Eindhoven Airport Extension & Hotel / KCAP Architects&Planners + De Bever Architecten

©  Norbert van Onna
© Norbert van Onna

©  Norbert van Onna ©  Norbert van Onna ©  Norbert van Onna ©  Norbert van Onna

Madison Square Garden Limited to 10 Year Permit

A landslide vote (47-1) by the New York City Council has limited the permit for Madison Square Garden to just 10 years. The decision comes after the property owner’s - MSG Company - 50 year permit expired earlier this year, sparking a heated debate on whether or not the city should deny the owners request to renew the permit in perpetuity and envision plans for a new Penn Station

Wind Vault House / Wallflower Architecture + Design

  • Architects: Wallflower Architecture + Design
  • Location: East Coast, Singapore
  • Design Team: Cecil Chee, Robin Tan, Sean Zheng, Shirley Tan & Eileen Kok
  • Area: 553.0 sqm
  • Project Year: 2012
  • Photographs: Jeremy San

© Jeremy San © Jeremy San © Jeremy San © Jeremy San

CCV Chapel / Stan Allen Architect

  • Architects: Stan Allen Architect
  • Location: Tagaytay, Philippines
  • Project Team: Carlos Arnaiz, Jane Kim, Benjamin Cadena, Marc McQuade
  • Area: 230.0 sqm
  • Project Year: 2008
  • Photographs: Marvin Dungao

© Marvin Dungao © Marvin Dungao © Marvin Dungao © Marvin Dungao

The Architecture of Incarceration: Can Design Affect the Prison System?

On July 9th, 30,000 prison inmates across California took part in a hunger strike to show solidarity with those incarcerated in Pelican Bay State Prison, a 'Solitary Housing Unit' in which prisoners are incarcerated - some supposedly for years at a time - in solitary confinement.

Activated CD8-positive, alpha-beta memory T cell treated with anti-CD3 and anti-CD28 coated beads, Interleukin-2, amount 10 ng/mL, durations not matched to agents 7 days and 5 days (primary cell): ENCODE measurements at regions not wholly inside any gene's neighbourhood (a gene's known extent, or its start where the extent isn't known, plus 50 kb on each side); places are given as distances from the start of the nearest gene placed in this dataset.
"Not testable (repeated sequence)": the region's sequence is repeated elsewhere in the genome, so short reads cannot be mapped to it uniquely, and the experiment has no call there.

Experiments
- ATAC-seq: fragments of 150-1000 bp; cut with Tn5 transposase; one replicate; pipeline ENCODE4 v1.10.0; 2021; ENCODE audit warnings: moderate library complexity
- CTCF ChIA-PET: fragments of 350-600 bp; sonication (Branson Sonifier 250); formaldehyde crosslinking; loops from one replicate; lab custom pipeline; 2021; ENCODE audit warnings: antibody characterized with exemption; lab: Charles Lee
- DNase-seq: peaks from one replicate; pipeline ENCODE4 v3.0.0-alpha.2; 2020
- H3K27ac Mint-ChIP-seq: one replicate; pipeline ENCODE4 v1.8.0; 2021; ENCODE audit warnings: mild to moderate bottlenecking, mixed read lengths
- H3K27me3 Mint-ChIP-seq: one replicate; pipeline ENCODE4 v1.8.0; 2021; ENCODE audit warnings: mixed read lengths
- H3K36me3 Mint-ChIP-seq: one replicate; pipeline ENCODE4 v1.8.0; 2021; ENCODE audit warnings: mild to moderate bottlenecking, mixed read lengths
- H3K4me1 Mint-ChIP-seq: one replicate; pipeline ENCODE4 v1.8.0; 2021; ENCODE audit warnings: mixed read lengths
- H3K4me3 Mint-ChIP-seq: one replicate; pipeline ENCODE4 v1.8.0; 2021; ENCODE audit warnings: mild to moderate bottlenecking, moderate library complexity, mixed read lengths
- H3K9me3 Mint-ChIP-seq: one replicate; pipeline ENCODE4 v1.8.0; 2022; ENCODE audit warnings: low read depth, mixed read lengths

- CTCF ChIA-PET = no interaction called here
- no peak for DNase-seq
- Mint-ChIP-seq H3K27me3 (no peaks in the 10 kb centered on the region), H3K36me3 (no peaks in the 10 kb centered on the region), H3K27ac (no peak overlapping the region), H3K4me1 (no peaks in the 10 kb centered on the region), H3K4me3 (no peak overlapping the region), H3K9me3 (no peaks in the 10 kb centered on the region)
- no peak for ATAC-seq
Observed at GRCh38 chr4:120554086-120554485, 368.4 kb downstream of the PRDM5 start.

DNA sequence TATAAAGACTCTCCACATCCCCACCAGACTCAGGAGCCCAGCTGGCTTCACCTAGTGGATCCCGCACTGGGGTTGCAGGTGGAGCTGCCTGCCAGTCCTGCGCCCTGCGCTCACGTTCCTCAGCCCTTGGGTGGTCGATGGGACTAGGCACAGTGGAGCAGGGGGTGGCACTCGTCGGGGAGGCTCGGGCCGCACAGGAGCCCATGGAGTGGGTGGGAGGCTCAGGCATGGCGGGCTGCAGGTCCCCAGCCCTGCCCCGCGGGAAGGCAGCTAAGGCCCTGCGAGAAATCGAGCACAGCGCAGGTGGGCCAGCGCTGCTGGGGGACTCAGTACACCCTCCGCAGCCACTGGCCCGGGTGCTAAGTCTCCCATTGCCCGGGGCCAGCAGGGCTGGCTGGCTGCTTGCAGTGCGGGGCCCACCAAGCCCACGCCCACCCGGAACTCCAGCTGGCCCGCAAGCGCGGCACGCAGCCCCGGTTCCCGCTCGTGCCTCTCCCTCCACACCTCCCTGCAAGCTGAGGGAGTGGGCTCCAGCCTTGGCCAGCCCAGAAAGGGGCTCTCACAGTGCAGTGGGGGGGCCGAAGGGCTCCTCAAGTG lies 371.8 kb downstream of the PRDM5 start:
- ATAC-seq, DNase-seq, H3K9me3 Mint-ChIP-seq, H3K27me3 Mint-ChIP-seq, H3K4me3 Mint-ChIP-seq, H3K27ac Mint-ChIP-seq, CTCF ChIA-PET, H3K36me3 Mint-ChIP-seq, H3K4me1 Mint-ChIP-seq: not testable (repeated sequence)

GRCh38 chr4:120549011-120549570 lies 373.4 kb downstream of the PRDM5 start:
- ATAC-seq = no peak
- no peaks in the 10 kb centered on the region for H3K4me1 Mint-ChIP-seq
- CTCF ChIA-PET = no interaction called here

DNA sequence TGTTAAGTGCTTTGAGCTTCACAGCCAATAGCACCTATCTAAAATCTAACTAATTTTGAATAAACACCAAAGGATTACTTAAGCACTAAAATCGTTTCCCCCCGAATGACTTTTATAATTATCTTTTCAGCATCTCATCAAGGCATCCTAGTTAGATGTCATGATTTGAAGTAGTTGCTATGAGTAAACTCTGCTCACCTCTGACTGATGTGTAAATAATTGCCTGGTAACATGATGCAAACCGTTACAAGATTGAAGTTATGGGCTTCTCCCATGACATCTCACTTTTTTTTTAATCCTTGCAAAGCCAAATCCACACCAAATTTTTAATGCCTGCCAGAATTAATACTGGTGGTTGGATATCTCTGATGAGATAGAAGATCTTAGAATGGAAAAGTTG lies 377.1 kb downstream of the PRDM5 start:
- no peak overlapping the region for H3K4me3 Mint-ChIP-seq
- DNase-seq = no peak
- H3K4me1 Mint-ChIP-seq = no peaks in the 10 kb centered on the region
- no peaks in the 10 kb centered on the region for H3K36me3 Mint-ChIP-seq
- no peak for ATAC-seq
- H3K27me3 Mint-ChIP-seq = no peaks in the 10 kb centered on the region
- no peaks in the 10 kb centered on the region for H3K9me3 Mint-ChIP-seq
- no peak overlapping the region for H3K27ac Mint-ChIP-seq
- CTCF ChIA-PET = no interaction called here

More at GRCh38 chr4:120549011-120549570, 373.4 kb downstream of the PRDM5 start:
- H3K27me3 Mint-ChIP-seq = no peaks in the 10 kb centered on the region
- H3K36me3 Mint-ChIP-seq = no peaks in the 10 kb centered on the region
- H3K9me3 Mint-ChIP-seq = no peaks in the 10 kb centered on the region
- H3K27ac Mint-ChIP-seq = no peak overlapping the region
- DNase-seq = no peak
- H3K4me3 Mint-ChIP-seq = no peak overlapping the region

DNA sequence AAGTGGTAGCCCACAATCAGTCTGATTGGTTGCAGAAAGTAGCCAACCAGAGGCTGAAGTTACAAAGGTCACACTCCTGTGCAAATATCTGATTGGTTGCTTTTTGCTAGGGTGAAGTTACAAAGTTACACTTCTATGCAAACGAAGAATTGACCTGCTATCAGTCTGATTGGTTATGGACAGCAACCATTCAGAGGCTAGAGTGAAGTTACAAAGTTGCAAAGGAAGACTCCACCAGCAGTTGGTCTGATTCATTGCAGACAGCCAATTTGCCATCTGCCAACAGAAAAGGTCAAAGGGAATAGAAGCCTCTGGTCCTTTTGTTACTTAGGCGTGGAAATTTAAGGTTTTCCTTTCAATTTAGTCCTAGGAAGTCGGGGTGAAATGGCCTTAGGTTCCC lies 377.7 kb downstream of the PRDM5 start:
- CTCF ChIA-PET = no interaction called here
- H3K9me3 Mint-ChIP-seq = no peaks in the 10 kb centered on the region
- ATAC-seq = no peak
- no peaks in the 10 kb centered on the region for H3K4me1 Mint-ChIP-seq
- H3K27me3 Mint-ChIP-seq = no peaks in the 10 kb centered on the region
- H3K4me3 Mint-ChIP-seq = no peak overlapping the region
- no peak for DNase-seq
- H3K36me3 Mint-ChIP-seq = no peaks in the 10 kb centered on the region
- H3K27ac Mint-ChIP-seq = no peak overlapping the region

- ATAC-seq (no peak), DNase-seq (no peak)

Architects/Designers/Planners for Social Responsibility (ADPSR) and its founder Raphael Sperry have made it their mission to make sure that architects are not complicit in designing prisons, even going so far as to form a petition asking the AIA to forbid members from designing execution chambers, 'supermax' prison facilities or solitary confinement facilities, as part of their statement that “members should uphold human rights in all their professional endeavors.” 

At ArchDaily we have already questioned whether it may actually be beneficial for architects to design prisons, rather than allowing them to be designed by less-trained people who could end up designing a space that is even less humane. Now, an article on Blouin Art Info seems to take a similar position: rather than retreating from the business of prison design altogether, architects should try to encourage prison design that facilitates rehabilitation rather than emphasizing punishment. 

Shanghai Pudong International Airport / Paul Andreu

  • Architects: Paul Andreu
  • Location: Shanghai, China